ILC Asia's cross-country initiative on ecosystem restoration has kicked off with the objective to strengthen the partnership between ILC members and gain a deeper understanding of the issue. On 26 March, 16 ILC member organisations representing seven countries in South, Southeast, and Central Asia, held a virtual inception workshop to launch the regional platform and develop a work plan for the year.
ILC's platform on locally-managed ecosystems is a response to the growing climate crisis and the socio-economic challenges that may have arisen from the crisis. Using community- and ecosystem-based methods fosters a community's environmental and social resilience and prepares it to respond to natural disasters as well. However, such methods can also transform local politics, especially when inequitable vulnerabilities and access to power are coupled with jurisdictional and land tenure issues.
ILC members agreed that the platform's shared goal is to strengthen the tenurial security of communities as a way to ensure and recognise their efforts in ecosystem management. This will be done by documenting case studies and advocating government policies and programs through people-centered land governance.
Bridging partnerships towards a common goal
Participants emphasised that in order to achieve the common goal, one key strategy that the platform must pursue was to expand its network and engage with international partners such as the UN Decade on Ecosystem Restoration, IFAD, FAO, ICCA Consortium, and many more. On this note, ILC members KAFLU and RDF gave the example of their recent involvement with local communities in Kyrgyzstan in managing biodiversity-rich forests, particularly the walnut forests, which are home to those that depend on the forest for their livelihoods.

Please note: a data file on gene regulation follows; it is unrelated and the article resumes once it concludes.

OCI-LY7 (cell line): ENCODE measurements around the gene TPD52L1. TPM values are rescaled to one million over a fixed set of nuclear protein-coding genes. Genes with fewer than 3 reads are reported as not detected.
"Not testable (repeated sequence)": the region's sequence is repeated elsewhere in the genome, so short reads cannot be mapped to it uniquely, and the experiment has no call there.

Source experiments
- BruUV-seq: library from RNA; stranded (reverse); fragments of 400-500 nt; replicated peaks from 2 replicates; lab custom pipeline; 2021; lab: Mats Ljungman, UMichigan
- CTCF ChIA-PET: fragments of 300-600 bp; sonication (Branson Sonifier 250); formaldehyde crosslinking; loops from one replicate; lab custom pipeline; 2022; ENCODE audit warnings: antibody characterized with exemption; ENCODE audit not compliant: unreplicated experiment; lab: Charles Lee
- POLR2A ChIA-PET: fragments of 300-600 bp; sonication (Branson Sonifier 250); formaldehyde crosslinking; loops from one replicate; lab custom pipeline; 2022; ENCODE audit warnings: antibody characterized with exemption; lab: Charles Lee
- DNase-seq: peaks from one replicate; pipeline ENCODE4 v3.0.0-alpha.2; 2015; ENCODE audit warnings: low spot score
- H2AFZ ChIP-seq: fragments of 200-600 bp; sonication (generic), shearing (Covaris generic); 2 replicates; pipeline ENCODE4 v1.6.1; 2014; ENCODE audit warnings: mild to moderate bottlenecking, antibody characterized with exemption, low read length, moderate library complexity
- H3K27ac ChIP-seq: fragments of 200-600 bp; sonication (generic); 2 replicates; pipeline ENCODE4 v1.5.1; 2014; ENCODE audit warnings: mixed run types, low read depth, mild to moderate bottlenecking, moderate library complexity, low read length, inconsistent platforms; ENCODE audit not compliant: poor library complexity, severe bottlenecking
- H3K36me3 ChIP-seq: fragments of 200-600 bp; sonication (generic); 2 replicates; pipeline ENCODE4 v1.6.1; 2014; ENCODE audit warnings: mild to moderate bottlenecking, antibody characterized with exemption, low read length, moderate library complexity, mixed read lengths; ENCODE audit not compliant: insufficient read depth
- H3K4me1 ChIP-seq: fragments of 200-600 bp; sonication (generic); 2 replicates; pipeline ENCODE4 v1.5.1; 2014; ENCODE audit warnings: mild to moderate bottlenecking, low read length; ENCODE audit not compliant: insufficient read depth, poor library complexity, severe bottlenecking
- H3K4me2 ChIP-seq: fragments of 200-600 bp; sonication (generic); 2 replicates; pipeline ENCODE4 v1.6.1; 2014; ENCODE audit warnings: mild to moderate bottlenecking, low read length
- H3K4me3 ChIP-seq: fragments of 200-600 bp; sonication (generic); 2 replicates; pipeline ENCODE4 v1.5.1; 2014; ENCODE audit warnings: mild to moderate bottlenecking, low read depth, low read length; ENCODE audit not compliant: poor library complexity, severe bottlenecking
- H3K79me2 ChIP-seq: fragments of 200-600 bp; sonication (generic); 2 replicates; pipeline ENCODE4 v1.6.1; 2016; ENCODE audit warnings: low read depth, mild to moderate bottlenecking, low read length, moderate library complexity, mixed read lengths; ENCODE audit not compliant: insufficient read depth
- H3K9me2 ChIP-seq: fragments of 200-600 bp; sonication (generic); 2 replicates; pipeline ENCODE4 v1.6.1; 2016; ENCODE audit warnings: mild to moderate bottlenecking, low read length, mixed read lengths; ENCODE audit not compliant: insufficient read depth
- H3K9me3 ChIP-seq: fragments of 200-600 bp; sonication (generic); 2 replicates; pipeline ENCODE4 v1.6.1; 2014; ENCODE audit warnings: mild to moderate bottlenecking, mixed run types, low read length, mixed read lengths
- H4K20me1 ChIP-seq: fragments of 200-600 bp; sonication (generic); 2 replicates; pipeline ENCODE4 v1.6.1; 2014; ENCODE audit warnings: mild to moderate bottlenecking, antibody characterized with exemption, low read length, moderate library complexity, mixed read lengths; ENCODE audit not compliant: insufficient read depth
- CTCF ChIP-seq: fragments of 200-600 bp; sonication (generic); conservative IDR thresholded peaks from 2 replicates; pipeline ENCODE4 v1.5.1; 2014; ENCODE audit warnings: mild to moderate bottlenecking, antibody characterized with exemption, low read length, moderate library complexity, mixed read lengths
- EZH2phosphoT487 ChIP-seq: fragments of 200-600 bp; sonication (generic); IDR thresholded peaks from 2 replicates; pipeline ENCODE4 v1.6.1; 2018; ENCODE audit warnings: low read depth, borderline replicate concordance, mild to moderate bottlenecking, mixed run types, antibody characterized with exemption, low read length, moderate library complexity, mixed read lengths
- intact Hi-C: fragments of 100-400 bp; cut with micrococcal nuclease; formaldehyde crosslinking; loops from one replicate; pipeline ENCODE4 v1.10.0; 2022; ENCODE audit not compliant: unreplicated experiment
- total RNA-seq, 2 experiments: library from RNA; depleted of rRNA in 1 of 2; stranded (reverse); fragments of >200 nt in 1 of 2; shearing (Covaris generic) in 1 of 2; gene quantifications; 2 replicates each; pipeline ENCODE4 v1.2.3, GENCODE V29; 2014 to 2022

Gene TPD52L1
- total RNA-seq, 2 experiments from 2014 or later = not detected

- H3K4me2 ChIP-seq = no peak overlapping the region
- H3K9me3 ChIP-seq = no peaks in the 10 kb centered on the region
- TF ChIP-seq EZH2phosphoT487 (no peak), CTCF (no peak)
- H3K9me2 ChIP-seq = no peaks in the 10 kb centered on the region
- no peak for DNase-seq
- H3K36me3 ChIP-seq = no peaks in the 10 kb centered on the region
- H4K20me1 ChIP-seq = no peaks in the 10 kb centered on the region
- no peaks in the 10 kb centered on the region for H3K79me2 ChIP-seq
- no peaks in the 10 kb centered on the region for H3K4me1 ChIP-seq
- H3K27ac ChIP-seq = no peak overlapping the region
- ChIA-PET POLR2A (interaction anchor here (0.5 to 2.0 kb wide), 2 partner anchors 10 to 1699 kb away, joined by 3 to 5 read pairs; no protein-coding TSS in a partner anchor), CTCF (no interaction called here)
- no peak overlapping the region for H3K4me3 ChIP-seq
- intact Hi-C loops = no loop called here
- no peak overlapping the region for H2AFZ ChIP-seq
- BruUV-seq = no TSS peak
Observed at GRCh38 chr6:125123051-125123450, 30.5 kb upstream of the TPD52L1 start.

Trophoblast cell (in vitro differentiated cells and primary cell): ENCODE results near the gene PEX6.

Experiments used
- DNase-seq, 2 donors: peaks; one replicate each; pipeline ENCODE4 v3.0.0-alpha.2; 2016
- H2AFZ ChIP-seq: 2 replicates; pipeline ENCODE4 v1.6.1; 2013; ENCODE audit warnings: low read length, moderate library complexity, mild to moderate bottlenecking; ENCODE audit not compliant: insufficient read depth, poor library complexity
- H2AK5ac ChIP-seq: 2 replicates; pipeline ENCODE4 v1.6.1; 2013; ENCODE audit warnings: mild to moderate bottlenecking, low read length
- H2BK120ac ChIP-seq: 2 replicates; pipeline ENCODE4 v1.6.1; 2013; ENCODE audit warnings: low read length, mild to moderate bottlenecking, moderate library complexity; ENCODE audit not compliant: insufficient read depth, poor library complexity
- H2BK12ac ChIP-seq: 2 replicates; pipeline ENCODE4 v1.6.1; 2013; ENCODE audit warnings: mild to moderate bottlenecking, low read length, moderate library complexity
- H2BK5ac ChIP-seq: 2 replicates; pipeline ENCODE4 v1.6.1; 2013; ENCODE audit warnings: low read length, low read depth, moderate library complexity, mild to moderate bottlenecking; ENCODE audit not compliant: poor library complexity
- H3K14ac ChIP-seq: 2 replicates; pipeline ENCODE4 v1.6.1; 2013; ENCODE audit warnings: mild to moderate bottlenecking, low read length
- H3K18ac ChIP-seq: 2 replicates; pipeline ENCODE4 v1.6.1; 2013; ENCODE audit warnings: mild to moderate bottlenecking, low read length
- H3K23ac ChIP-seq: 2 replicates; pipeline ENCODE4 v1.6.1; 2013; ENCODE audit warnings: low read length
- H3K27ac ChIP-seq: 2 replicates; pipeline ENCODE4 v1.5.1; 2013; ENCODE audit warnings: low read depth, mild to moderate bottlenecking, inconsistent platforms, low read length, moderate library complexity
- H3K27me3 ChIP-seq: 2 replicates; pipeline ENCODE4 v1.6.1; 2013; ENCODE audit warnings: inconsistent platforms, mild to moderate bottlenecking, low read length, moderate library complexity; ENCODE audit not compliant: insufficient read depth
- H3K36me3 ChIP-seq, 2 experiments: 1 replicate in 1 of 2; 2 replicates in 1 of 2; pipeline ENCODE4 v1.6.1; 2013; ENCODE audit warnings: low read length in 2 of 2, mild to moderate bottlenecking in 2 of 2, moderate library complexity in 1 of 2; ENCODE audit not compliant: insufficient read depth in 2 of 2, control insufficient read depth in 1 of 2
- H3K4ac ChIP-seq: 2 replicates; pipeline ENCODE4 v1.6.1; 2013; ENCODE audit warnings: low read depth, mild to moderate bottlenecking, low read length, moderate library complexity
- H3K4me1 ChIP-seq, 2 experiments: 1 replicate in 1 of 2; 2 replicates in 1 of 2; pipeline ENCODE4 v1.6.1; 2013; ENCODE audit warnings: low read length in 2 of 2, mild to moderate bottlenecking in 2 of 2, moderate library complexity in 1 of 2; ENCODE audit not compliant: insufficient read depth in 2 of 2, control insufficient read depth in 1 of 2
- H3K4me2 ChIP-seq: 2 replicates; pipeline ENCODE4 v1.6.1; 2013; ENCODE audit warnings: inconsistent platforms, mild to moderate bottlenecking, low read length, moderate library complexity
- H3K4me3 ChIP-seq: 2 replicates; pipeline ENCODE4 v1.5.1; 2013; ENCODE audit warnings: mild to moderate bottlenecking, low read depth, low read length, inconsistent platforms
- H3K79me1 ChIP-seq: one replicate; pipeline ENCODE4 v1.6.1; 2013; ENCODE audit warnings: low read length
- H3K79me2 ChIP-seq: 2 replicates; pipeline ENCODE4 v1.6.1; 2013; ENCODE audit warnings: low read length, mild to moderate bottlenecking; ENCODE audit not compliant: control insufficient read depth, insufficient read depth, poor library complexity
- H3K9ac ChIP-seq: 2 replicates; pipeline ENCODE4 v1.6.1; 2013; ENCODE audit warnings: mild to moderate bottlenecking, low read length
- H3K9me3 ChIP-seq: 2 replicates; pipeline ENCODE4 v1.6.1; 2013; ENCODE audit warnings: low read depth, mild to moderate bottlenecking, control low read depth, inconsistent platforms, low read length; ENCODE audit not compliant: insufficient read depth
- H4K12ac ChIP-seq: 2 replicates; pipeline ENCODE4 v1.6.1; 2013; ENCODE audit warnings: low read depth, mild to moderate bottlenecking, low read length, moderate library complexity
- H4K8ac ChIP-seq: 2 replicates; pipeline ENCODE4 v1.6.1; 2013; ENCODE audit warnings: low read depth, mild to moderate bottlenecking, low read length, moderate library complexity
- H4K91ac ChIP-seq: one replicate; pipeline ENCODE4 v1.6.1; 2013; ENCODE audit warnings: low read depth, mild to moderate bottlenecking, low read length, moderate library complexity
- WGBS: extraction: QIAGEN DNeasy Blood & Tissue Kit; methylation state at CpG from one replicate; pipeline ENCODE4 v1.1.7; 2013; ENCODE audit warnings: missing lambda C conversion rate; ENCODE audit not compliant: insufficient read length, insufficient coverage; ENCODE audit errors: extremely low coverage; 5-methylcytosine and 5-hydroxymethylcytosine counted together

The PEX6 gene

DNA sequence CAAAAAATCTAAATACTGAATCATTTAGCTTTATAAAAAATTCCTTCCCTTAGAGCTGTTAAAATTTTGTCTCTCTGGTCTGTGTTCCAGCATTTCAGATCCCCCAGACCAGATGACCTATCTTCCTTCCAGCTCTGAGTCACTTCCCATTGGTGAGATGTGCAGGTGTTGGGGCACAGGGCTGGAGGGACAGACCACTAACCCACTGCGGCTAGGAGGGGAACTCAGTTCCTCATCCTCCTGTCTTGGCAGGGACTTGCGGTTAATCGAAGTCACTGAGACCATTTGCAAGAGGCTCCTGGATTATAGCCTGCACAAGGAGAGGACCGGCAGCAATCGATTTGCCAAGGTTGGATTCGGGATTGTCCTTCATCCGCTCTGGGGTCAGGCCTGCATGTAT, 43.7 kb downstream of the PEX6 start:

As part of the platform's key activities, RDF further proposed an idea to document the experience of the resilience of local communities in Asia in managing ecosystems during the COVID-19 pandemic. Due to the pandemic, the lack of an eco-sustainable local community model (eco-circular economy) has led to an economic and political crisis, psycho-emotional and physical degradation of the indigenous population in Asia. The pandemic, while temporarily yields a positive impact on natural ecosystems due to the decreased emissions caused by lockdowns, has however affected the livelihoods of local communities in many ways such as income loss, business impacts, and health concerns.
The project is expected to explore decision-making and response mechanisms to emergencies at the local community level in the region. It aims to highlight the intergenerational and traditional knowledge of community survival during calamities, while document the capacities, infrastructure, and resources available to ensure community resilience in times of disasters.
In conclusion, participants agreed that the vitality and diversity of Earth’s ecosystems are the basis of human prosperity and well-being. In order to pursue policy recommendations that uphold community-led ecosystem restoration at the national level, ILC members emphasised the need to use ILC's three pillars in pursuing a common goal: connect, mobilise, and influence. By connecting with local communities and regional allies, building the capacity of ILC members and documenting good practices, the platform can play a key role in placing conservation and sustainable management of ecosystems at the heart of decision-making.